Making Tax Digital For Expat Landlords

Making Tax Digital

Estimated reading time: 6 minutes

Making Tax Digital or MTD is on the way, and expat landlords must recognize the huge changes they must make to keep their books and work out their taxes.

MTD digitises the processing and submission of tax data that goes much further than filing tax returns online.

Instead of a once-a-year self-assessment filing, MTD is a rolling process requiring regular updating of specialist software.

HM Revenue & Customs claims MTD enables landlords to control their finances better, but the suspicion is the main reason for bringing in MTD is to improve cash flow for the Treasury.

Not every landlord will come under the MTD umbrella, so this guide explains MTD for income tax rules for non-resident landlords.

What Is Making Tax Digital?

MTD is a major overhaul of the UK tax system that demands landlords keep digital tax records and file their returns to HMRC with compatible software.

Besides landlords, MTD will impact 4.2 million unincorporated businesses, individuals and other organisations with a trading or property income of £10,000 or more annually.

HMRC says MTD will help businesses to get tax filing right the first time.

Starting from April 2024, private landlords renting out property must switch to MTD. Location is not the trigger, so non-resident landlords are drawn into the MTD net wherever they are in the world.

MTD for VAT is already running, while MTD for corporation tax is on the way, but the switch is not expected until April 2026.

The rules also affect sole traders who rent out a property as a side hustle, as both earnings are added together to determine if someone must move to MTD.

Working Out Landlord Income For MTD

If you are not a sole trader, working out your MTD income is simple – total the rent you collect from each property you own in a tax year (April 6 one year until April 5, the following year).

Should the total come to £10,000 or more before deducting expenses, you should register online for MTD.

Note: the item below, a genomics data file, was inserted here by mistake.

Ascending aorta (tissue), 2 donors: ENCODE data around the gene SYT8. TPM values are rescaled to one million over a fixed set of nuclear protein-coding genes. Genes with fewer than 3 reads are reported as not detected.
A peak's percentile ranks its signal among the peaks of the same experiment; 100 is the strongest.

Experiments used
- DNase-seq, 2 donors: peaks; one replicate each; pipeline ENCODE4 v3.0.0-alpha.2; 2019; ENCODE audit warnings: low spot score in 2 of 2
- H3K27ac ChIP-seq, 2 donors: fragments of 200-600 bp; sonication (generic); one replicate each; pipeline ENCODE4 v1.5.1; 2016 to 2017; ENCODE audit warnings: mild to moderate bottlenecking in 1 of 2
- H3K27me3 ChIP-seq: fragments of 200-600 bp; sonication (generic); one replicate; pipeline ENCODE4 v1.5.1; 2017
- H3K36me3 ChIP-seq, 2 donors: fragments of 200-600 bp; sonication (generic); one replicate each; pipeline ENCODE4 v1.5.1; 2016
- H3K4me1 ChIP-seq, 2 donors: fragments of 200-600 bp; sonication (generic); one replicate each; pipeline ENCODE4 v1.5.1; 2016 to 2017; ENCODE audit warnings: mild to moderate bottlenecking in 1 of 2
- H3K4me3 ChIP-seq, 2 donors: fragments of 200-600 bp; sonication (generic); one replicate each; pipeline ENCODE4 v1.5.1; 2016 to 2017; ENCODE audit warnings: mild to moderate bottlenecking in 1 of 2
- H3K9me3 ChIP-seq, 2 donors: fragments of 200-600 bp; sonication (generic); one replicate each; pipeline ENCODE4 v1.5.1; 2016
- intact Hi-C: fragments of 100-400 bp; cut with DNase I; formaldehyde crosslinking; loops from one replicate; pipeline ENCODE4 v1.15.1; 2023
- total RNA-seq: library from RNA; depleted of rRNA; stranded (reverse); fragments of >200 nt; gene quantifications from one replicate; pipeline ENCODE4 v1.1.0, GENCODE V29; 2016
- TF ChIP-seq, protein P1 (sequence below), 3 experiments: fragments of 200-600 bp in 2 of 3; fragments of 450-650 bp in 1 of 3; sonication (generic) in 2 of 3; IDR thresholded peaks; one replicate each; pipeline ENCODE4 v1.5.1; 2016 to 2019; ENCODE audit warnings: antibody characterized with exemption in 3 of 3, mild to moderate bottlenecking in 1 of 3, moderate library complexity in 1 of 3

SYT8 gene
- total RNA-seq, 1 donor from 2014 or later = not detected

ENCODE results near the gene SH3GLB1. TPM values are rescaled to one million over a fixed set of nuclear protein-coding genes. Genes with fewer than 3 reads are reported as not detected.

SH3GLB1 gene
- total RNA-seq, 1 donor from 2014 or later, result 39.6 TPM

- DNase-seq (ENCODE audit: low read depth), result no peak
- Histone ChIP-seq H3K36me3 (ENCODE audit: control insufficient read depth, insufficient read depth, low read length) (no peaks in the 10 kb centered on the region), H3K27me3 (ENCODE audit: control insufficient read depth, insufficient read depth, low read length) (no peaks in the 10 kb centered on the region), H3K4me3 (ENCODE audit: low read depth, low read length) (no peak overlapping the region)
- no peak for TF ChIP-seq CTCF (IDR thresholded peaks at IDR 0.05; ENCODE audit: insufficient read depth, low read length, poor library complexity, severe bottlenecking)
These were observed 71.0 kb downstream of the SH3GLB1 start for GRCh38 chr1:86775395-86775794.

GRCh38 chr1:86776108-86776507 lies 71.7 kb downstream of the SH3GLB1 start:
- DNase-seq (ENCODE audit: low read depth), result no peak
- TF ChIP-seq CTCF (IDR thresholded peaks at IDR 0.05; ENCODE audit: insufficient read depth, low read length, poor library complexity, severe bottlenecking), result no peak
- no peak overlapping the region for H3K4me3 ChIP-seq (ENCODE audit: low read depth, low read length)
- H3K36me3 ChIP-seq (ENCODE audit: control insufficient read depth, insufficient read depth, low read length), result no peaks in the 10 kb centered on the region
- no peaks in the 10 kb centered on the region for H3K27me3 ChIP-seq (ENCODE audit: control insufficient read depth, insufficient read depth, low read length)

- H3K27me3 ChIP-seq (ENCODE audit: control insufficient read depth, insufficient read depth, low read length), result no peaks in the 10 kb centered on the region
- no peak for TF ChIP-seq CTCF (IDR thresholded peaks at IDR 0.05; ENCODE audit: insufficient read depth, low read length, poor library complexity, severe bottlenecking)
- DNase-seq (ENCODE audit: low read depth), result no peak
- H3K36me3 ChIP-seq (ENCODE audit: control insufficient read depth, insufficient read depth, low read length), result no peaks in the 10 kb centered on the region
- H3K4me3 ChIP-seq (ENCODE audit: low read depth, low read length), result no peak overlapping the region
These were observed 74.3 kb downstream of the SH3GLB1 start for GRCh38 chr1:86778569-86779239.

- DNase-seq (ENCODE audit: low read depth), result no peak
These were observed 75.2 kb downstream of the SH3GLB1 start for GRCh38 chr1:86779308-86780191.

Watch out if you run a UK business overseas and rent out property in the UK.

For instance, if you live in Spain and rent out property in the UK, you don’t need to factor the Spanish rents into MTD, only those received for property in the UK.

If you run a business in the UK as a sole trader other than renting out a property, you should combine your UK earnings and rents into a single figure.

Again, should the total come to £10,000 or more before deducting expenses, you should register online for MTD.

MTD does not apply to salaried employees, so someone working full-time for an employer with a rental property generating £9,000 a year in rent should not register for MTD.

MTD for different property businesses

Not every taxpayer with income sourced from property comes under MTD – so here’s a quick guide to what’s in and what’s out.

Don’t forget the £10,000 income/combined sole trader threshold applies but the type of property is irrelevant to MTD:

  • Buy to let or house in multiple occupations (HMO) – In for MTD if you own or part-own them as an individual, but out if company-owned
  • Furnished holiday lets – In for MTD if you own or part-own them as an individual, but out if company-owned
  • Rent from property outside the UK – Out if you are non-resident, but in if you live in the UK and own or part-own the property as an individual, but out if company-owned